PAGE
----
Let’s put that into perspective with my own example. I have my morning meeting at 8.45 am and that is followed by a plethora of fixed as well as impromptu meetings. Partly due to my own inability to wake up on time regularly before work and partly due to the unpredictable timings of work related activities, my timings for meals are scattered all over. There have been days when I have not had breakfast or even lunch. Sometimes, working till late, puts several chores on hold, like cleaning up the kitchen, cooking balanced meals, cleaning the house, exercising, or spending time on personal expression to unwind. As I have discussed this subject with friends who are living alone, I have found that this is a quite common phenomenon. This leads to a pile up in household work, which during normal routine was minimized by factors such as mandatory timings of work, having house helps, and eating two meals out of three at work. A pile beyond a certain point leads to a looping ennui that needs to be broken by actually doing all these chores. Ennui is a precursor to depression and without a strong coping mechanism it leads to errant behaviours such as living in unclean rooms, and more harmfully, not eating properly, which can have serious health impact. While it is easy to dismiss this by “just have a schedule”, but let’s face a reality, shall we? How long does it take to actually turn off from work and switch to a personal frame of mind? On some days it may be instantaneous but picture this. I am making my tea and catching up with the news, when suddenly there is a work call and an urgent modification in the report/presentation is required. It cannot wait till the next day, so we once again switch back while setting up, let’s say, dinner. By the time we have our meal and have switched mind spaces, it is almost 10 pm. Time to sleep soon. Or it so happens that during the work hours, there is lesser demand of tasks, but when it’s time to switch, that increases due to a sudden notice of a project review or a client requirement. Now all of this is happening in that same room. Add to this a nonsensical argument with a loved one, or the worries of a loved one. In normal times, we would think, I will deal with this when I am home. Right now, everything is in this home. Multiply this by weeks, and the stress work deadlines, stress of planning the next meal, stress of a health issue back home (for us who live far from home), all of this is happening in that same room.

We are configured to react to our five senses, primarily among them being vision. The sight of the office cubicle tells us to let our personal issues behind and focus on work. The sight of our room tells us to drop worrying about that work stress and focus on home. With our sight fixed on one room, we are now limited to sound. On work days, we hear points being spoken in meetings, and in holidays, it’s loved ones. Without a change of space relative to the change of tasks that we perform throughout the day, soon the problem becomes evident. The boundary between work life and personal life is now blurred. It takes an active effort to draw these boundaries consciously, as subconsciously, the hands type on the search bar “Office 365 login” and before we know it, we are reading our emails.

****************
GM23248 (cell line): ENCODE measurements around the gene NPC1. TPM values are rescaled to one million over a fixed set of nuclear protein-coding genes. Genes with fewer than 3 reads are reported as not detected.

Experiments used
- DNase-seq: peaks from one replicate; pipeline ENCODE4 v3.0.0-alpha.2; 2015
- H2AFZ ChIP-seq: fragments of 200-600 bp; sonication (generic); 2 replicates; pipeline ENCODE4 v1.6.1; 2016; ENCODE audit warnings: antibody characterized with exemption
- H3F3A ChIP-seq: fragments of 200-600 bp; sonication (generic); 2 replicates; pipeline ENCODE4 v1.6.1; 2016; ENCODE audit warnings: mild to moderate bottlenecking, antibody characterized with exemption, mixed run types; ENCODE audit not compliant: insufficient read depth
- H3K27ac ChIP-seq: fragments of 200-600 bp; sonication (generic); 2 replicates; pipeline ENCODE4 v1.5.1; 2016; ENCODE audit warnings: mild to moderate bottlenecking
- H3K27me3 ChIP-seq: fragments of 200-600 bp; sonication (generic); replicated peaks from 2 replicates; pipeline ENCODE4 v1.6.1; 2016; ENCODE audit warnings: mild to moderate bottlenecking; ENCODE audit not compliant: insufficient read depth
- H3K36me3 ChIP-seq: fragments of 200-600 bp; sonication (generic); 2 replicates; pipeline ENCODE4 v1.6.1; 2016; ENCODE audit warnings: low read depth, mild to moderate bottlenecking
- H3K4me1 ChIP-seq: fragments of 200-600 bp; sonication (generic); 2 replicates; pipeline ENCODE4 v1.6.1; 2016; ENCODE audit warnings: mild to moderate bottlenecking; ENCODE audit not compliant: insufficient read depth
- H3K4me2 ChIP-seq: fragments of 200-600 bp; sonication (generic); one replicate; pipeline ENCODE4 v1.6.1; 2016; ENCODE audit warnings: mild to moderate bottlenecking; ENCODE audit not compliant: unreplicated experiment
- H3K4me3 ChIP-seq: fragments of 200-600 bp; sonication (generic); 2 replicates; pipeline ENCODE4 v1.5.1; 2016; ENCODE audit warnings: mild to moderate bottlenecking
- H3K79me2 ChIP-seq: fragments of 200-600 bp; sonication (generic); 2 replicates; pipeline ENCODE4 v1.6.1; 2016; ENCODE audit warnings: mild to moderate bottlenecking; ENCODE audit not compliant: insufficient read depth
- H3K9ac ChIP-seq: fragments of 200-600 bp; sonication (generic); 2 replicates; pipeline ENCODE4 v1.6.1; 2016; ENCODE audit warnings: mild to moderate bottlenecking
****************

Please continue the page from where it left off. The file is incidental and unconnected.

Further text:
This blurring of boundaries is not a trivial issue. For all us, about thirty to forty percent of the week becomes far more weary than it used to be earlier. Compound this with the fact that not only have our variable spaces been erased completely, but also those activities have been minimized to cooking gourmet dishes by ourselves, and occasional Duo or Whatsapp group video calls, we are in a situation where we are living our three circles of life in once space. Therefore, I actively commend those people who instead of sticking to the incomplete theoretical portrayal of productivity are encouraging the acceptance of our newly imposed challenges and suddenly exposed frailties. All of this is part of being human and accepting these helps us to deal with this time as well as be compassionate towards others who might be having it worse.

I wish all of you the very best of health and be true to yourself. It is an effort, but let us try to draw our boundaries once more so that we stay happy and healthy. A few things that personally help me relax are listening to music, writing on weekends, and playing video games. It is perfectly okay to not do any of these and just sleep. But do remember to eat well and eat healthy. You do deserve to cook fancy dishes for yourself as it suits your mood. Social ideals and theories are irrelevant. Once more, stay healthy and stay happy.

Originally published at on May 17, 2020.

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Kaustav Ganguly

Kaustav Ganguly

Enjoy the ability to create. Appreciate and respect the chance to learn.